Do not stop your devotions

Over and over again, I see the same pattern being described on the blogs of various pagans – something bad (or even something good!) happens in their lives, and they let go of most or all of their spiritual practices. They lose a job, get married, fall sick, or just get busy, and the first things to suffer are their devotional relationships and religious obligations. They even see this happening, but often as not they excuse it (rather than trying to fight it) – after all, who could blame them if these big life changes kept them distracted?

Now, the first problem with this is that it is evidence of a certain internal prioritization that I find sadly common amongst even supposedly super-committed pagans – religion is separated from “life” and not valued as highly as “life stuff” like relationships, career, etc. Of course, when “life stuff” gets in the way, religion is going to take a backseat, right? But it doesn’t have to be like that. One can choose to make religion a priority, just as important or more so than any of life’s ups and downs.

But the more practical problem with this is the direct consequences of shelving one’s spiritual practice. Because in almost every single case, after the statement about how their practices slipped or ceased, there is a follow-up complaint that they no longer feel very connected to their gods, their faith is suffering, etc. Do you think there might be a connection?

Sure, it might seem understandable that when feeling overwhelmed or in crisis, one might let go of a part of one’s life that doesn’t seem immediately urgent – the gods are always there, after all, and will be when the crisis is over. But not only is it extremely rude to neglect Them when it becomes difficult to do your practices (and less likely that They’ll come through with assistance if you’re not maintaining reciprocity), it is almost guaranteed to dig you even deeper into the pit you’re already in, emotionally and spiritually speaking. Because having that kind of powerful connection to the divine requires consistent work. Like muscles that atrophy without exercise, your sense of closeness with the gods will weaken the longer you starve it. And then it becomes a self-perpetuating cycle – you feel bad or guilty or empty so you shy away from approaching Them, and that absence (you from Them, not Them from you) only serves to make the bad feelings worse as time goes on.

This pattern can be amazingly insidious, too, even if you think you are on guard against it. Let me share an example from my own life. Recently, I have experienced some fairly major transitions in my life, including at least one of the categories of common “life stuff” as I put it. I have struggled throughout to not let this distract me from my purpose – not to ignore the changes, not to compartmentalize them as outside of my spiritual life (because nothing is outside of my spiritual life), but to integrate them fully and keep taking all the powerful emotions they engender and turning those over to my gods and spirits, again and again. This is a long and difficult process, and I’m certainly not perfect at it, but I’m trying. I thought I was doing pretty well.

But, something else happened at the same time.  I had initially put a hold on a few specific practices because, as things were transitioning for me spiritually, I was unsure if those practices were still relevant. I was getting some messages that I needed to shift my focus, and I always try to heed those. But I went too far, because I didn’t pay enough attention to the process of evaluating and possibly altering or even replacing those practices – I just put them on hold and let myself get a bit distracted. And I felt it. I’ve spent the past couple weeks pretty depressed. Now, there were a lot of factors involved in this, including the fact that I usually suffer in some way for much of January – for myriad reasons it is a difficult month for me. But one of the contributing factors was most definitely that I had given myself too many easy excuses to just drop these things and not try at all. Not surprisingly, as I sunk deeper, I felt more disconnected, less interested in even trying, certain I would just fail, etc.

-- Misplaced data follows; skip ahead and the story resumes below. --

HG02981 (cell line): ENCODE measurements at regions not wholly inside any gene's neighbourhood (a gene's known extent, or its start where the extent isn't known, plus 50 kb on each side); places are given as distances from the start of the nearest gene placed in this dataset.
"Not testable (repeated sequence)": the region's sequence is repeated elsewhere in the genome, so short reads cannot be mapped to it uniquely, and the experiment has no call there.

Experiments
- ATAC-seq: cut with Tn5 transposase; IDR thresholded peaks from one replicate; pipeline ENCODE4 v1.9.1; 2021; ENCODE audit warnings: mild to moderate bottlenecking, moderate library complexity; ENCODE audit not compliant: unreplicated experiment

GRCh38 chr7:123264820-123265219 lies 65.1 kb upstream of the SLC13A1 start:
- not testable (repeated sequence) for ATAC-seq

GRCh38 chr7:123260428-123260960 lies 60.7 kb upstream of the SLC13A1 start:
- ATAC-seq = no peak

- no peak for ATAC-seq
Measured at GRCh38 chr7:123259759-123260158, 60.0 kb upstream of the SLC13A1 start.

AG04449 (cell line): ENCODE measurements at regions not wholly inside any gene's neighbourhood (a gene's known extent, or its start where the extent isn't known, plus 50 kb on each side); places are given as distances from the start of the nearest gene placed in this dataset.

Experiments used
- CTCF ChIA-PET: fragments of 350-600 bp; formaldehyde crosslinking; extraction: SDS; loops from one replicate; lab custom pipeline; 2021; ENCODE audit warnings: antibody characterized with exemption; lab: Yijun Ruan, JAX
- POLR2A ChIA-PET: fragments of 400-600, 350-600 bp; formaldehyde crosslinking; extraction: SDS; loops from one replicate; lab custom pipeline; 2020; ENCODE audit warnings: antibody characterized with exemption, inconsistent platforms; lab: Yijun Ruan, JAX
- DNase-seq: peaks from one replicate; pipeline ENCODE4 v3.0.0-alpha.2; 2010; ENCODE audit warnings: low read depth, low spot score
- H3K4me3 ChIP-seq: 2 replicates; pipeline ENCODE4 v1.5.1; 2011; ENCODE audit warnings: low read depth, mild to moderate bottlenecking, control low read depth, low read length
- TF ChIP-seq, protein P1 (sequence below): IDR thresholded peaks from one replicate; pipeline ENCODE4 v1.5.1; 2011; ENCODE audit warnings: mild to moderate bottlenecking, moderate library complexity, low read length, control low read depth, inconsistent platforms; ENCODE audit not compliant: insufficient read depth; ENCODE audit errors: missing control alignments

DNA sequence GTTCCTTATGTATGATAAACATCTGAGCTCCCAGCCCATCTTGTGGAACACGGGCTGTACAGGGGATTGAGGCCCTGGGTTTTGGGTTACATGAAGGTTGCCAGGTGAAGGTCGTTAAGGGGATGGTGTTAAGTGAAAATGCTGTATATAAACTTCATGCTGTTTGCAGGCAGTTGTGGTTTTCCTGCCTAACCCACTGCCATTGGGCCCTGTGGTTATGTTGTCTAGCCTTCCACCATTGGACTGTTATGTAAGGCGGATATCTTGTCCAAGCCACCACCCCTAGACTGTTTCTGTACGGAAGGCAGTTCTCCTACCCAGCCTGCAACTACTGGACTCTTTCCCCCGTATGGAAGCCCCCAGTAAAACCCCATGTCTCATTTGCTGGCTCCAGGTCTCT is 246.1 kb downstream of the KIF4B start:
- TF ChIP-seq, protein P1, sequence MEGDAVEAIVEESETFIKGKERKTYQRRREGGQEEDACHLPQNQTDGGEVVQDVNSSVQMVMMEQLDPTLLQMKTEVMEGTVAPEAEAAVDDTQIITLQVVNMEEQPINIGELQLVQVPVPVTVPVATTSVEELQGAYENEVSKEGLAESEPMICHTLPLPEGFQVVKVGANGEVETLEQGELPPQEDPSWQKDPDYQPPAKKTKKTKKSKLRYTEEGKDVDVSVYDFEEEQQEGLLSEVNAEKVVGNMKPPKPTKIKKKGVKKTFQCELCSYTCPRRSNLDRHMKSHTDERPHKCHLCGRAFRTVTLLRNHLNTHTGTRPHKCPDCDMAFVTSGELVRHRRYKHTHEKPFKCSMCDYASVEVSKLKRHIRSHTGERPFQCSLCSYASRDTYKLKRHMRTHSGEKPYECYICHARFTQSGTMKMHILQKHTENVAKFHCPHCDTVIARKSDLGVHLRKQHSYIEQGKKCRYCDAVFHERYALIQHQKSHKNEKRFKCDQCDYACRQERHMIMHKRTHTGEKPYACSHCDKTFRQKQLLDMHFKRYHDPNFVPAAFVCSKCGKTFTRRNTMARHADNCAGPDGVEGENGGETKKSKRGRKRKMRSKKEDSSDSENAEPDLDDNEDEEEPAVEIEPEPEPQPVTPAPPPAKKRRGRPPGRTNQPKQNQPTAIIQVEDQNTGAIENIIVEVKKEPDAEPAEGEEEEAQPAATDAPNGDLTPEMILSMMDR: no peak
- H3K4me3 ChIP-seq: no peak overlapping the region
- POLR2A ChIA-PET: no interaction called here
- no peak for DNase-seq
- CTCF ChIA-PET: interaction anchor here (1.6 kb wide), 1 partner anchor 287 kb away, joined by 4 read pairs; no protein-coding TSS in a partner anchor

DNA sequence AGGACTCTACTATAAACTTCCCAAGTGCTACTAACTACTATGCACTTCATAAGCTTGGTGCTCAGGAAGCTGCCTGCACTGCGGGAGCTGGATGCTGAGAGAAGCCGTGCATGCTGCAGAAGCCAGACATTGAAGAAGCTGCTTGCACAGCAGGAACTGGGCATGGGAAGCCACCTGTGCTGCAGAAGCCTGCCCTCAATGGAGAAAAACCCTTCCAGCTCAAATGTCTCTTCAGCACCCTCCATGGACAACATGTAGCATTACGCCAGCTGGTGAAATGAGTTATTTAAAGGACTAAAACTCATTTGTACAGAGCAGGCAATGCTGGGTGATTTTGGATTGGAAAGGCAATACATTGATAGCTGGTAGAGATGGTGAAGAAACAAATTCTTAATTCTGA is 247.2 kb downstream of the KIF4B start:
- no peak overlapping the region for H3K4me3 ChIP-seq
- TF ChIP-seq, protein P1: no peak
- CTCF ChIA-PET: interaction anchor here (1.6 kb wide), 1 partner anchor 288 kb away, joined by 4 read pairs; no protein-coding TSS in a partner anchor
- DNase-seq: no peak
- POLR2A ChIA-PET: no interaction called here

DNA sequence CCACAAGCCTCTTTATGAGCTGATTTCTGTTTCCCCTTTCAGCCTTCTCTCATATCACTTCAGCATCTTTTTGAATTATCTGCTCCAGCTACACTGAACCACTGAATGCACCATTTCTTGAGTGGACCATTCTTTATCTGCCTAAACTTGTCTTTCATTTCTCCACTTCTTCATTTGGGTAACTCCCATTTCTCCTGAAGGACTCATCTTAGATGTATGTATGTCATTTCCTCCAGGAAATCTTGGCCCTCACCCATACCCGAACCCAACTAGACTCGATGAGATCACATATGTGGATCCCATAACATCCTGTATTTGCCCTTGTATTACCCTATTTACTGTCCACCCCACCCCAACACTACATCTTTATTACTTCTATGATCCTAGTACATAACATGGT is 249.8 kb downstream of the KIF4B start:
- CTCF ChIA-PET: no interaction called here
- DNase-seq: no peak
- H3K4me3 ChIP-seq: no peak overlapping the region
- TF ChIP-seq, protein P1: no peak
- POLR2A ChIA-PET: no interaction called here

Yesterday, I got my ass to the woods finally to experiment a little. There weren’t any fireworks, it wasn’t some deep intense ritual. I just took the very first steps in trying to figure out the new direction a certain practice would be taking. But it made a huge difference. I immediately felt not only more connected and overall emotionally in better spirits, but I felt more capable of taking the next step, and the next. And this is how one climbs out of the pit.

We’re a pretty new (in a way) set of religions here, and we haven’t had centuries to talk about things like the “dark night of the soul” that most Christians know about. So here’s my little contribution. When crisis – or even celebration – hits your life, DO NOT STOP YOUR DEVOTIONS. In fact, if possible, double up on them, because it will help you more than anything, and because the gods deserve our attention and love all the time, not just when we have nothing else occupying our minds.

~ by Dver on January 25, 2013.

39 Responses to “Do not stop your devotions”

  1. Your advice is sage wisdom. Even when you don’t feel the Gods/Goddesses you are devoted do, they are there. In most beliefs, the dark night of the soul” comes calling.
    Do not give up. This is the human thing to do, or try something else. Sometimes in the darkness, true growth is going on. Press on!

  2. Couldn’t agree more. I’ve recently had to adapt some of my practices, due to time restrictions, but if anything it’s made me give them more focus and attention. I’ve made the conscious decision to get up half an hour earlier and to devote that time to my practice. Doesn’t always work, because the Witchlets sometimes get up too, but mostly it does.

  3. I must say this is an excellent post and you’ve hit the nail on the head by saying for many religion is separated from ‘life’ and ‘life stuff’. Unfortunately, even if people see them separated, they’re actually not. Both complement each other and come together as one. Much of the ‘life stuff’ that happens can be directly linked back to the ‘religious stuff’ and vice versa. I can give numerous examples of people doing (or not doing something) for their spiritual practice which reverberated in their life in a certain way, they themselves wondering what could have happened and then letting themselves distracted away from the spiritual side of things.